How To Record Audio To Your Timeline In Premiere Pro


Saving time is a huge part of the process of video editing.  There's a reason why videos exist describing how you can use keyboard shortcuts, optimal workflow, and a whole host of other techniques to save time.  When you record audio you are likely doing so either through a separate program or to an external recording device.  Then you will likely upload those files to your computer, trim them down, and then place them onto your timeline.   It may be surprising to know that you can do all of these steps at once in Premiere Pro.  With that in mind, let's take a look at how you can record directly onto your timeline.

Microphone Setup

The first thing you’re going to want to make sure of is that you can actually plug your microphone successfully into your computer.  I personally use a DAC which lets me plug in a microphone with an XLR cable.  If you don’t have an audio interface, it’s possible you might have something like a USB powered microphone.  Any way you cut it, your first step is to make sure that your computer is actually able to recognize that you have a microphone setup to talk to it.  


Once that’s accomplished, make sure that Premiere itself knows the setup that you’re working with.   To make sure your microphone is being recognized, go to Edit > Preferences > Audio Hardware.  Under device input, try and find the microphone or DAC you’re working with and select it.    Now there’s one other setting we can change in our menu and that’s under the audio section.  We want to select, “mute input during timeline recording” This will prevent your newly recorded audio from being played back with the rest of your video as you are in the process of recording it.  If you don’t check this box, you will likely get a very minor delay between when you speak your recording and when it’s immediately played back to you.

Prepping To Record Audio

Now click over on the ‘audio' workspace tab and select your audio track mixer.  If you can’t find it, go to Window > Audio Track Mixer.  In this area you should be able to see the readouts of each of your audio tracks separately in your video.  Let’s take a look at the example clip that we’re working with right now.  The example we have  is just some visuals that we want to set our narration to.  The benefit of recording in Premiere is that we can see exactly what’s happening visually to correspond with our narration in real time.  

Recording Audio in Premiere

There’s two main things that we want to do to record audio.  We want to select an audio track that we can record onto. When we record audio, it will overwrite anything else on that same track that’s playing during the time of recording.  So it’s important to choose a track that is free at that time we want to record at, or to open up a new one by right clicking on one of your tracks and selecting add track.  You’ll see that this also creates a new audio track meter for us to use as well.  I prefer to create a new track, and then you can label it specifically to be only used for Narration.  This is really helpful both for staying organized as well as if you have multiple teammates working on the same project.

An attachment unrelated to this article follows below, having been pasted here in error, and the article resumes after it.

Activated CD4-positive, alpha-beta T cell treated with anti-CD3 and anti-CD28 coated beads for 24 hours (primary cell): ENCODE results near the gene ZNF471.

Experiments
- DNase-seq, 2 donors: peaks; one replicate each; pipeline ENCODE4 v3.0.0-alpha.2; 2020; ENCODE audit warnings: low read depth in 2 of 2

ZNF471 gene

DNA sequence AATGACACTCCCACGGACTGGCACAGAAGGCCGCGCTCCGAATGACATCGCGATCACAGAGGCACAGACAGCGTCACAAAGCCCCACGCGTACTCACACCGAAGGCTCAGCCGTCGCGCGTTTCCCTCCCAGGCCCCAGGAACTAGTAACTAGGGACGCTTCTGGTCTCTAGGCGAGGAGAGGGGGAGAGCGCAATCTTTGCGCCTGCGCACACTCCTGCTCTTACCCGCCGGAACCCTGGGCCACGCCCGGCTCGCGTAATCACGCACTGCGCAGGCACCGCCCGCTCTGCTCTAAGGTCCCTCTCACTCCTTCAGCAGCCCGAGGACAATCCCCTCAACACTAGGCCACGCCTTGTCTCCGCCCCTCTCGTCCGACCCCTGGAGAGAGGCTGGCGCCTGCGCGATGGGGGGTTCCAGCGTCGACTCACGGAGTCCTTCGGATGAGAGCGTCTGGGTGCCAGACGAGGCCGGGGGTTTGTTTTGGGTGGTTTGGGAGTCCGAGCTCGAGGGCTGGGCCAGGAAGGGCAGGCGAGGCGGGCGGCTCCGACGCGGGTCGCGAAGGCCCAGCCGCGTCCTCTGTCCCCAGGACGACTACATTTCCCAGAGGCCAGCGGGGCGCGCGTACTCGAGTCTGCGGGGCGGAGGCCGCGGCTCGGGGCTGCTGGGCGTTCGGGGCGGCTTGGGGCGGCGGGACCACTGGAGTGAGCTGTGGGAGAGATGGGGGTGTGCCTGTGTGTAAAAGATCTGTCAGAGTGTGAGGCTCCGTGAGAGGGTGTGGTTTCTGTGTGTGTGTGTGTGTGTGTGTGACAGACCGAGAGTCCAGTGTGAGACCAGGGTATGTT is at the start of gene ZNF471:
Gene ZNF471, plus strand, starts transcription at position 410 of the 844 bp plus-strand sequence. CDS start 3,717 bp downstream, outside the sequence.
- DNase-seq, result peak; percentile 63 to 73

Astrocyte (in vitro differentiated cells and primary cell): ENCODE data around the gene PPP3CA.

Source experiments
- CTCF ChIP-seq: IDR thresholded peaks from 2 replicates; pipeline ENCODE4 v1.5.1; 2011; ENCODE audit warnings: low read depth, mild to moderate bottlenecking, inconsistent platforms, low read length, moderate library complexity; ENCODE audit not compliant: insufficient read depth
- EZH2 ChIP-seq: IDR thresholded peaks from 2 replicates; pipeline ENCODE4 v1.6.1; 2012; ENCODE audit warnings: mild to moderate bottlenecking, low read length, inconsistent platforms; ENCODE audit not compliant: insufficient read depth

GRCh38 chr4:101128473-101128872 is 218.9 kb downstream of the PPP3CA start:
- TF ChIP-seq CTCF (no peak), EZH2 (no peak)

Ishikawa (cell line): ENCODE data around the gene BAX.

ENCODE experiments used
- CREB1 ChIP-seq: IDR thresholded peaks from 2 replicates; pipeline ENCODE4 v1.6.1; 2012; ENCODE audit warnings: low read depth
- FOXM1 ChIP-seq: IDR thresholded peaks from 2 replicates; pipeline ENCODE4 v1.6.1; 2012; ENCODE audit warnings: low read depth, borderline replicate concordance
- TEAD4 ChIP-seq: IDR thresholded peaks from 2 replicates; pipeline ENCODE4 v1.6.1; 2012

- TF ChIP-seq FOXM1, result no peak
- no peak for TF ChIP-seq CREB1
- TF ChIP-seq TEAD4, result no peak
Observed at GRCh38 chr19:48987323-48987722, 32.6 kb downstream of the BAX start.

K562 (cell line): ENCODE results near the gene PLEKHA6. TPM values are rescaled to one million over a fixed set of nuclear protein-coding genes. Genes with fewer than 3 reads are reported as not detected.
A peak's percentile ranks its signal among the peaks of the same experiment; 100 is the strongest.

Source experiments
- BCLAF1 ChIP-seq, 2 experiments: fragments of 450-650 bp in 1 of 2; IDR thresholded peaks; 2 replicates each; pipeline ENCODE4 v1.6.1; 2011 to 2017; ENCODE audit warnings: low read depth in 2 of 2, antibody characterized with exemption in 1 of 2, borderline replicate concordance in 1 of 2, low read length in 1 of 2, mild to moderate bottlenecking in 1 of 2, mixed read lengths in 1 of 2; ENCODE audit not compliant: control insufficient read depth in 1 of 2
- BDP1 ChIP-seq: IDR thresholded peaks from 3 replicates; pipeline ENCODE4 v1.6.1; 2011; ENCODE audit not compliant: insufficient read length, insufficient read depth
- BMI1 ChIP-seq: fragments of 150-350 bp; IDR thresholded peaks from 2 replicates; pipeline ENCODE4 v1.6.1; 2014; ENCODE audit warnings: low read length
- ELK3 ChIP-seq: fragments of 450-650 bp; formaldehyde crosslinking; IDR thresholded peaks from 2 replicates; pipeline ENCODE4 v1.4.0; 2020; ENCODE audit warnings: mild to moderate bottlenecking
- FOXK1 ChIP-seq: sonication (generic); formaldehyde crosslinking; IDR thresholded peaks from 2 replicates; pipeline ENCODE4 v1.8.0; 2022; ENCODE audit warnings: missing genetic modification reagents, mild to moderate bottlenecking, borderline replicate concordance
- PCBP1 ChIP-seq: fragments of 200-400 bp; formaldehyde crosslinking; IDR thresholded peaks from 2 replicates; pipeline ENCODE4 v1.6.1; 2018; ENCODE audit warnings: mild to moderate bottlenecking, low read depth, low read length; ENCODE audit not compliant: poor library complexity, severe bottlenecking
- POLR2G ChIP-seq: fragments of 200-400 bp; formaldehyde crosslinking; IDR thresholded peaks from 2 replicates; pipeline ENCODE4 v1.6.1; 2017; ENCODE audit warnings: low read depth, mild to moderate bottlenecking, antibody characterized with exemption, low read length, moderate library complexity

We're going to select track 3.  Now that we know what track we’re going to use, we need to enable it for recording.  Go to the corresponding track mixer, denoted by it’s label at the bottom, which we just labelled Narration instead of Audio 3.  Now go to your intended track mixer, and hit the 'R' button up here.  This enables our track for it to record audio.  And now that it’s enabled, we need to hit the record button and the next time we play our timeline, we will start recording automatically to that track.  

Great! That’s pretty much how you record audio in Premiere Pro.  But let's go over one more example just in case.

One More Method

In our second example, we want to do some simple ADR (Automated Dialogue Replacement) where we redo the audio for our subject talking.  In our case, it’s because the audio quality is really poor and we want to make it sound better.  

For this example, what can be helpful is to set in and out points a little before and a little after the bit that we want to replace.  Then go to our button editor here and select looping playback.  Now if we click it, our video will loop between our in and out point continually.  This is really helpful to be able to have your subject listen to the line they need to recreate over and over.  Once they’ve listened to it a lot and have got it down, it’s time to enable our recording and go for it.  

But for this example, we’re going to go over a second way to activate your dialogue recording.  Instead of using the audio track mixer,  let’s go down to the audio track layer itself and here we can see that there’s a little microphone button.  If you don’t have it visible, try making your track layer wider, or right click and go down to customize, and here you can drag in the button if it’s not present on your layer.  Now if you press the microphone button it will give you a countdown and start to capture directly onto the timeline from where your playhead was located.

But before we actually record, lets right click again and go to voiceover record settings.  Here we have even more options available to us, where we can name the audio file that will be created when we record, we can manually choose the microphone input from here as well.  And finally,  you can choose whether or not you want your countdown to have sound, or whether or not you even want a countdown at all.    

We hope you found this video helpful.  If you did, we’ve got lots of other tutorials for Premiere Pro, After Effects, and filmmaking in general! If you have any questions, let us know in the comment section below.  

 Thank you so much for watching and we hope to see you in the next video!

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